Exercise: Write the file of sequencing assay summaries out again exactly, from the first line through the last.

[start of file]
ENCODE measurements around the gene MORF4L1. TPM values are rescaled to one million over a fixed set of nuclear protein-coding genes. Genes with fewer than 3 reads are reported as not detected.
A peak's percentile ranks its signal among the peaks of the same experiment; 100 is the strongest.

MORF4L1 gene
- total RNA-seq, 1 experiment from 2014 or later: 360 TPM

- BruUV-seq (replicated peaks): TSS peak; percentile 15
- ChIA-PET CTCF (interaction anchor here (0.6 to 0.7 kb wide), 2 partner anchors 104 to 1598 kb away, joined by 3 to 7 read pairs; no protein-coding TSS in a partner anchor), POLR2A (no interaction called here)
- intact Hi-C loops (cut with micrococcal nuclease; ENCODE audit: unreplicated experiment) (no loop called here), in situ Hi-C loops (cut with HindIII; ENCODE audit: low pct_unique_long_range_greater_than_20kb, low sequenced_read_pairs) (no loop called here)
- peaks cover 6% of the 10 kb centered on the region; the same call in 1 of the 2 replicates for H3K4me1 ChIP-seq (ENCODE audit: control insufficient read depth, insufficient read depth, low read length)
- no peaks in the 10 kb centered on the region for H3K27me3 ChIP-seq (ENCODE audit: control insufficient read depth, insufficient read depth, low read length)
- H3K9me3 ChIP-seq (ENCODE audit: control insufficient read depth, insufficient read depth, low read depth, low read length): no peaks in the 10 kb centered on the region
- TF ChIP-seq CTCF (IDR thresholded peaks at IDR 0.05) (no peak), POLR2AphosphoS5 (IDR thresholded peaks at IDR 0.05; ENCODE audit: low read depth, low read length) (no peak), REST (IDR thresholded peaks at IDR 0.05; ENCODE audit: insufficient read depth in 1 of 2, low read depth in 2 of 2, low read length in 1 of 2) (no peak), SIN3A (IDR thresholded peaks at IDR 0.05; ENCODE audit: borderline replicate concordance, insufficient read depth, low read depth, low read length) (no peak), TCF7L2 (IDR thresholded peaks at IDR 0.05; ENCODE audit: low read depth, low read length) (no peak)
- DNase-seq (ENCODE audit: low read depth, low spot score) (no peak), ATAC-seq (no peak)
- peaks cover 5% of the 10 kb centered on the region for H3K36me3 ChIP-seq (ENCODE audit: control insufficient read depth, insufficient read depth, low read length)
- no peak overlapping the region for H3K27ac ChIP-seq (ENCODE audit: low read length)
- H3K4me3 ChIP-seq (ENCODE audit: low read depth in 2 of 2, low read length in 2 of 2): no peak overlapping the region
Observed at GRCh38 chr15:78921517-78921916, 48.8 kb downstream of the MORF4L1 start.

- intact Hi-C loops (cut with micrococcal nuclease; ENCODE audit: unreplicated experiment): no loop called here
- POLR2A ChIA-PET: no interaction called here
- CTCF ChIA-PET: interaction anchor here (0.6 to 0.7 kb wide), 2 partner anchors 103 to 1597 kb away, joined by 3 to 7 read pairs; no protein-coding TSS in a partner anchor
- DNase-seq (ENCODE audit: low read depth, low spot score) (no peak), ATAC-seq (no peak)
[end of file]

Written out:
ENCODE measurements around the gene MORF4L1. TPM values are rescaled to one million over a fixed set of nuclear protein-coding genes. Genes with fewer than 3 reads are reported as not detected.
A peak's percentile ranks its signal among the peaks of the same experiment; 100 is the strongest.

MORF4L1 gene
- total RNA-seq, 1 experiment from 2014 or later: 360 TPM

- BruUV-seq (replicated peaks): TSS peak; percentile 15
- ChIA-PET CTCF (interaction anchor here (0.6 to 0.7 kb wide), 2 partner anchors 104 to 1598 kb away, joined by 3 to 7 read pairs; no protein-coding TSS in a partner anchor), POLR2A (no interaction called here)
- intact Hi-C loops (cut with micrococcal nuclease; ENCODE audit: unreplicated experiment) (no loop called here), in situ Hi-C loops (cut with HindIII; ENCODE audit: low pct_unique_long_range_greater_than_20kb, low sequenced_read_pairs) (no loop called here)
- peaks cover 6% of the 10 kb centered on the region; the same call in 1 of the 2 replicates for H3K4me1 ChIP-seq (ENCODE audit: control insufficient read depth, insufficient read depth, low read length)
- no peaks in the 10 kb centered on the region for H3K27me3 ChIP-seq (ENCODE audit: control insufficient read depth, insufficient read depth, low read length)
- H3K9me3 ChIP-seq (ENCODE audit: control insufficient read depth, insufficient read depth, low read depth, low read length): no peaks in the 10 kb centered on the region
- TF ChIP-seq CTCF (IDR thresholded peaks at IDR 0.05) (no peak), POLR2AphosphoS5 (IDR thresholded peaks at IDR 0.05; ENCODE audit: low read depth, low read length) (no peak), REST (IDR thresholded peaks at IDR 0.05; ENCODE audit: insufficient read depth in 1 of 2, low read depth in 2 of 2, low read length in 1 of 2) (no peak), SIN3A (IDR thresholded peaks at IDR 0.05; ENCODE audit: borderline replicate concordance, insufficient read depth, low read depth, low read length) (no peak), TCF7L2 (IDR thresholded peaks at IDR 0.05; ENCODE audit: low read depth, low read length) (no peak)
- DNase-seq (ENCODE audit: low read depth, low spot score) (no peak), ATAC-seq (no peak)
- peaks cover 5% of the 10 kb centered on the region for H3K36me3 ChIP-seq (ENCODE audit: control insufficient read depth, insufficient read depth, low read length)
- no peak overlapping the region for H3K27ac ChIP-seq (ENCODE audit: low read length)
- H3K4me3 ChIP-seq (ENCODE audit: low read depth in 2 of 2, low read length in 2 of 2): no peak overlapping the region
Observed at GRCh38 chr15:78921517-78921916, 48.8 kb downstream of the MORF4L1 start.

- intact Hi-C loops (cut with micrococcal nuclease; ENCODE audit: unreplicated experiment): no loop called here
- POLR2A ChIA-PET: no interaction called here
- CTCF ChIA-PET: interaction anchor here (0.6 to 0.7 kb wide), 2 partner anchors 103 to 1597 kb away, joined by 3 to 7 read pairs; no protein-coding TSS in a partner anchor
- DNase-seq (ENCODE audit: low read depth, low spot score) (no peak), ATAC-seq (no peak)